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STUDY: Earlier lung cancer screenings could save up to 12,000 lives per year

A new Mayo Clinic study says lowering the recommended criteria for lung cancer screenings could save more lives than the procedure already does.

TYLER, Texas — Lung cancer screenings are a proven way to catch the deadly disease in its early stages and according to a new study by Mayo Clinic, lowering the recommended criteria could save an estimated 12,000 lives per year.

Dr. James Stocks, a pulmonologist at the University of Texas Health Science Center at Tyler, says these findings are helpful moving forward.

"That isn't really a surprising finding," Dr. Stocks said. "We had to start somewhere, and the initial recommendations did find that that screening was helpful. Now we know that we don't need to be so tightly defined that individuals outside of those parameters should also be screened."

Dr. Stocks says these screenings are meant to catch the disease early and improve survival rates.

"The value of lung cancer screening, which is done with low radiation dose CAT scans, is that we can detect lung cancer early and improve survival," Dr. Stocks said. "When you find lung cancer at a time that the patient is already symptomatic. A lot of times it's already too late. The cancer is too big or has already spread."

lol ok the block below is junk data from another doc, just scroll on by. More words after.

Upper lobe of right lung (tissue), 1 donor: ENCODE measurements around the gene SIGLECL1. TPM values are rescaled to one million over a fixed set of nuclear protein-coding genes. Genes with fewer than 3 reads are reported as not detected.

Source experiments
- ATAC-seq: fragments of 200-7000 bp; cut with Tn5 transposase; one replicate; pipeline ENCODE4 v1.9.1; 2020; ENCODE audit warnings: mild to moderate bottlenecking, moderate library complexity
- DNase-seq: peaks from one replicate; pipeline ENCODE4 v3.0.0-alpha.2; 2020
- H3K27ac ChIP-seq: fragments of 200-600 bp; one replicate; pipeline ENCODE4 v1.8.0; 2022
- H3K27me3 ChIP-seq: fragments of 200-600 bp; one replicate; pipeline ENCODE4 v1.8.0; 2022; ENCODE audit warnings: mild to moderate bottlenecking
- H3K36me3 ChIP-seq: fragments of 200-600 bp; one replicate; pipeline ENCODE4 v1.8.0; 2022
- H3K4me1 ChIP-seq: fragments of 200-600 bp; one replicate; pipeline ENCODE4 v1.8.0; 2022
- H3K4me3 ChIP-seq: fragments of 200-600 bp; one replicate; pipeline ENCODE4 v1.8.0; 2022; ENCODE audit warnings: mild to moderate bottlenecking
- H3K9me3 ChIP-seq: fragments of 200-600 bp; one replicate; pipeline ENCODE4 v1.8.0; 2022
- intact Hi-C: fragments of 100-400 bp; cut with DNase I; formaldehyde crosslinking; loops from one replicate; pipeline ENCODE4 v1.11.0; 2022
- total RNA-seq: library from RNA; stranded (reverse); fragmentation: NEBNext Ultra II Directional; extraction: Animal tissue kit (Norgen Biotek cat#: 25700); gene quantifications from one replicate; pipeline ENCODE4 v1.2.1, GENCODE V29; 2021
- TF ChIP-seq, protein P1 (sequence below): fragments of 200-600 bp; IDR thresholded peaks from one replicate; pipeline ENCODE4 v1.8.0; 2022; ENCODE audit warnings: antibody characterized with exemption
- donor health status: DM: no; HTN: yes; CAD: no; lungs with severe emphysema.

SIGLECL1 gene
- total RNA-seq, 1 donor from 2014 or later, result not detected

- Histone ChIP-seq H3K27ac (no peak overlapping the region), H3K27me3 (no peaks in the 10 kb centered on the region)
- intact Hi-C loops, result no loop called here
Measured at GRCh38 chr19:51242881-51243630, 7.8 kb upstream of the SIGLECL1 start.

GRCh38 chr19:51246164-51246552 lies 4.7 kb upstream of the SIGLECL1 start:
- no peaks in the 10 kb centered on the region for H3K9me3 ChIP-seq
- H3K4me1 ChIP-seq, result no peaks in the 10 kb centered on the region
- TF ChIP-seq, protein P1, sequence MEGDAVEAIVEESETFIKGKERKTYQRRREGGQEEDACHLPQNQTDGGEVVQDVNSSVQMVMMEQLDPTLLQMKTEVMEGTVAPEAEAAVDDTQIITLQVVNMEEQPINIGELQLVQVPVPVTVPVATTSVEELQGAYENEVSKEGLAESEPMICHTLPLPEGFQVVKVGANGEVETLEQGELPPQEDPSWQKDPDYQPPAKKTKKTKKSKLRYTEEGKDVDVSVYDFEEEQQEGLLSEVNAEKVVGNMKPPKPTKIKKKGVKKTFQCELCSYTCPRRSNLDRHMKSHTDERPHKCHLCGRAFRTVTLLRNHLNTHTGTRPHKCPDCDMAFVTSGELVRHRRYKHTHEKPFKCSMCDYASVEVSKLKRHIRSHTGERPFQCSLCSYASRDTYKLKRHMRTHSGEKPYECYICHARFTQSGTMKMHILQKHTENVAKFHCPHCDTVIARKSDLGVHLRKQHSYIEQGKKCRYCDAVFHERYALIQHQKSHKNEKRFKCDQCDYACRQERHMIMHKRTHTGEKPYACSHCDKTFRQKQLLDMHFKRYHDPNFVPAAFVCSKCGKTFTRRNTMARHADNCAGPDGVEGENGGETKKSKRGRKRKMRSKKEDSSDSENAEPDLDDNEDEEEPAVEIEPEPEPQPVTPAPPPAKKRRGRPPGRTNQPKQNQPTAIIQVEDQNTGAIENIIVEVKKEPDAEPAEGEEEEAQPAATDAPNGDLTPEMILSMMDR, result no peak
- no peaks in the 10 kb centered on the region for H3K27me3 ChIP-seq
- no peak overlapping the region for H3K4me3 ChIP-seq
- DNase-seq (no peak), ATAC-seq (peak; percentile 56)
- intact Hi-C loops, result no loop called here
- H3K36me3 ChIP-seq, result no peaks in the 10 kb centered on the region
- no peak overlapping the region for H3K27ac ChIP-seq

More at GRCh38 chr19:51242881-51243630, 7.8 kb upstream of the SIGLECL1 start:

The advantage of a low dose radiation screening test is it can be repeated more frequently than a higher dosed test.

"If you're going to repeatedly scan people as a screening test, you'd like to keep the total lifetime dose of radiation to a minimum," Dr. Stocks said. "So then this the type of scanning that we do for screening offers the opportunity to reduce the risk of radiation."

When it comes to smoking in general, Dr. Stocks says no good comes from puffing on a cigarette.

"Something bad happens to every smoker, whether it be cancer, and remember, it's not just lung cancer to smokers - breast cancer, colon cancer, kidney cancers, lots of different cancers, the risk goes up with cigarette smoking," Dr. Stocks explained. "It's not just cancer, the risk of COPD or emphysema, the risk of a lot of different types of problems related to smoking means that there's nobody who escapes health consequences of smoking." 

If you would like more information on getting a lung cancer screening test, you can talk to your doctor or call (903) 531-8890 to set up an appointment for a screening at an eligible UT Health East Texas facility. 

For assistance quitting smoking or a tobacco product, UTHSCT offers free tobacco cessation classes on Fridays from 11:15 a.m. -12 p.m. in room D211.

In addition, CHRISTUS Trinity Clinic has scheduled multiple smoking cessation classes, as well. Click here for more information.